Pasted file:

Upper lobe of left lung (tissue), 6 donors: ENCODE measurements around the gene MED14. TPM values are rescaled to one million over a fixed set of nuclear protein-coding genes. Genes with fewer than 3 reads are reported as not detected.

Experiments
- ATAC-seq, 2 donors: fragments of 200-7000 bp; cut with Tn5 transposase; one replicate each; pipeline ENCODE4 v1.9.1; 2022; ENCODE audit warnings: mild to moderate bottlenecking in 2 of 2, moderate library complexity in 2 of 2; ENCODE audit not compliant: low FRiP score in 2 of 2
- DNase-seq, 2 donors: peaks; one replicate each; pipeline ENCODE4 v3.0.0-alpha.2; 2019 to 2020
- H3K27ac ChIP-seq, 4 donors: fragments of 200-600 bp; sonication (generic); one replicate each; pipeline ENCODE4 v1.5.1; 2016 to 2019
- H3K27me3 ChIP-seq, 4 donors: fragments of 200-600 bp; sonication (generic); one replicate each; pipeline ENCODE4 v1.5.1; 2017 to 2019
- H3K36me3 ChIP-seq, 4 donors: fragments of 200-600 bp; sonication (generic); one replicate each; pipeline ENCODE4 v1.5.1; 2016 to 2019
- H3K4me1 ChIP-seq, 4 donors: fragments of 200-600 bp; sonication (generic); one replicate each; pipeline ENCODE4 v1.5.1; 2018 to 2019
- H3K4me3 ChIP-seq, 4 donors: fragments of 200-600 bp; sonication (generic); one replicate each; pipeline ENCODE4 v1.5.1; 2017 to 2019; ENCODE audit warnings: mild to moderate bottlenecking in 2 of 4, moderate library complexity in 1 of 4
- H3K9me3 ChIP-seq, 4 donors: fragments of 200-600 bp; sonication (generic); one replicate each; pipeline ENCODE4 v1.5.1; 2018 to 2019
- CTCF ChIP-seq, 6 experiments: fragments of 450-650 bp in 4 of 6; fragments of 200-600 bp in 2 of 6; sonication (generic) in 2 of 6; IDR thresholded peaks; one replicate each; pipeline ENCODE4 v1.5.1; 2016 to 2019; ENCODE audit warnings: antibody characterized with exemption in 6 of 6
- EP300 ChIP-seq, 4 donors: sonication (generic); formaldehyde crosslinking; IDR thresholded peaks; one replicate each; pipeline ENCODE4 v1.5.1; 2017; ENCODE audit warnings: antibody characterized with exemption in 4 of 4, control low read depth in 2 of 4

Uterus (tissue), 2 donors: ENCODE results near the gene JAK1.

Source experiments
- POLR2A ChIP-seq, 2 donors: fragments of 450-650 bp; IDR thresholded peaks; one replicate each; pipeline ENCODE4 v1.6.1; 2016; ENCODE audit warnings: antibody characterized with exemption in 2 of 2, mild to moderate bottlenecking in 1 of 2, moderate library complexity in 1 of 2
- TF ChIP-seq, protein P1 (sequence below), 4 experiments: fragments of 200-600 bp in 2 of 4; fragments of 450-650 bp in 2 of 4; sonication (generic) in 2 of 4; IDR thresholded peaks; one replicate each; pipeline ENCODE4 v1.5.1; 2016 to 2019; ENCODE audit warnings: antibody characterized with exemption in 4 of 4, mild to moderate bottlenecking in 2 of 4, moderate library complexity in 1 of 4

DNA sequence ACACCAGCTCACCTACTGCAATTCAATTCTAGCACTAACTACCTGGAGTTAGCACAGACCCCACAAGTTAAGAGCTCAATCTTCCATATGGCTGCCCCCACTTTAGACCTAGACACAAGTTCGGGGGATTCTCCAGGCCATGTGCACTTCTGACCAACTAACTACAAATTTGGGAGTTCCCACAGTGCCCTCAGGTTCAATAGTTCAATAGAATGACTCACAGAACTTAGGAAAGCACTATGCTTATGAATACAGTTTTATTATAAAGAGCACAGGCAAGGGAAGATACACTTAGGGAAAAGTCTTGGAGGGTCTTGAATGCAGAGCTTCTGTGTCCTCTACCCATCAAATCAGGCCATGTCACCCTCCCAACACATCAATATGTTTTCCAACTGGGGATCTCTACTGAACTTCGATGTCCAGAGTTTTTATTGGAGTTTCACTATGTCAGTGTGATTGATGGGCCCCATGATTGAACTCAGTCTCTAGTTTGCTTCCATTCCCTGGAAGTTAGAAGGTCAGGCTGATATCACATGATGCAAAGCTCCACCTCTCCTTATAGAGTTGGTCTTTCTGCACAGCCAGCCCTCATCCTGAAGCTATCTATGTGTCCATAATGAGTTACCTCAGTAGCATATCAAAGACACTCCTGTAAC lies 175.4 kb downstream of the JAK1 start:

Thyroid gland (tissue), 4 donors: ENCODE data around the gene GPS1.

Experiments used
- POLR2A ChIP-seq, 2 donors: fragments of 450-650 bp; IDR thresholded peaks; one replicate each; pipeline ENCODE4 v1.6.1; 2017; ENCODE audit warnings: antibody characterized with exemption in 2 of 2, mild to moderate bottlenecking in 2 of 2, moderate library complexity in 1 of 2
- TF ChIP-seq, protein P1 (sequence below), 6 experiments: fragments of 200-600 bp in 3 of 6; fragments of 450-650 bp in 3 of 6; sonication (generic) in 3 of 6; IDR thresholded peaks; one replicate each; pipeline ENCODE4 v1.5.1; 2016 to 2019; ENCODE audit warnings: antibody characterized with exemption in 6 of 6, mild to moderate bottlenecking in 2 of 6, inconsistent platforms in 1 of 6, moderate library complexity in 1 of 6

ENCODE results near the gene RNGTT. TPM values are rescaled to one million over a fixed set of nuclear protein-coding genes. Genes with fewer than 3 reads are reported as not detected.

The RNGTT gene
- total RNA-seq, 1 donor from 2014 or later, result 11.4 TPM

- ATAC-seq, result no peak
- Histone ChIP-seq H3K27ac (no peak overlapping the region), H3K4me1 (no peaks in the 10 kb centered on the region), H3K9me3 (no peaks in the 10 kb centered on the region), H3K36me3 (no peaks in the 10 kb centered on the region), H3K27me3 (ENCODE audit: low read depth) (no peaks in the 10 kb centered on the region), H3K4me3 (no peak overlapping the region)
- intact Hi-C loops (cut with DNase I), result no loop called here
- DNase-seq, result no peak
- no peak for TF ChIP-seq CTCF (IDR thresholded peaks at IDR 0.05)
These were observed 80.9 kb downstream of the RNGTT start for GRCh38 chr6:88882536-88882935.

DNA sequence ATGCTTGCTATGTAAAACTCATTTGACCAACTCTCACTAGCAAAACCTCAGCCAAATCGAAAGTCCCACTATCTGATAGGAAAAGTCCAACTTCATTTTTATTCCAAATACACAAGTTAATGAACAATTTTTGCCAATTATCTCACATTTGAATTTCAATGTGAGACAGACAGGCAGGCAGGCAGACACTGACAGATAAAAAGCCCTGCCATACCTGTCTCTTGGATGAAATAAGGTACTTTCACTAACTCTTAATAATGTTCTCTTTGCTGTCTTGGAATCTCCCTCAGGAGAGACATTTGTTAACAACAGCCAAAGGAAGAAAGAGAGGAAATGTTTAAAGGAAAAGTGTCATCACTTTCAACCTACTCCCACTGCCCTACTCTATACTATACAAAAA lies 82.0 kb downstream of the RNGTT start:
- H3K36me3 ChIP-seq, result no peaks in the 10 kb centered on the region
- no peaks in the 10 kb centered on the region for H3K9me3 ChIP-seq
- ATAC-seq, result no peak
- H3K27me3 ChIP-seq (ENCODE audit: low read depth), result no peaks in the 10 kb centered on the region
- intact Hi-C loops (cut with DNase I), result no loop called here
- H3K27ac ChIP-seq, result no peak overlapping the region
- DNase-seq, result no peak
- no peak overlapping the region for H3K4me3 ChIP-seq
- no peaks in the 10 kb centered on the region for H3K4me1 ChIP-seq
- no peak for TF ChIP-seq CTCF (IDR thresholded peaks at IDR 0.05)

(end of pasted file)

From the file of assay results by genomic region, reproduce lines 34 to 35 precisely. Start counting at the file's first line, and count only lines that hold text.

- ATAC-seq, result no peak
- H3K27me3 ChIP-seq (ENCODE audit: low read depth), result no peaks in the 10 kb centered on the region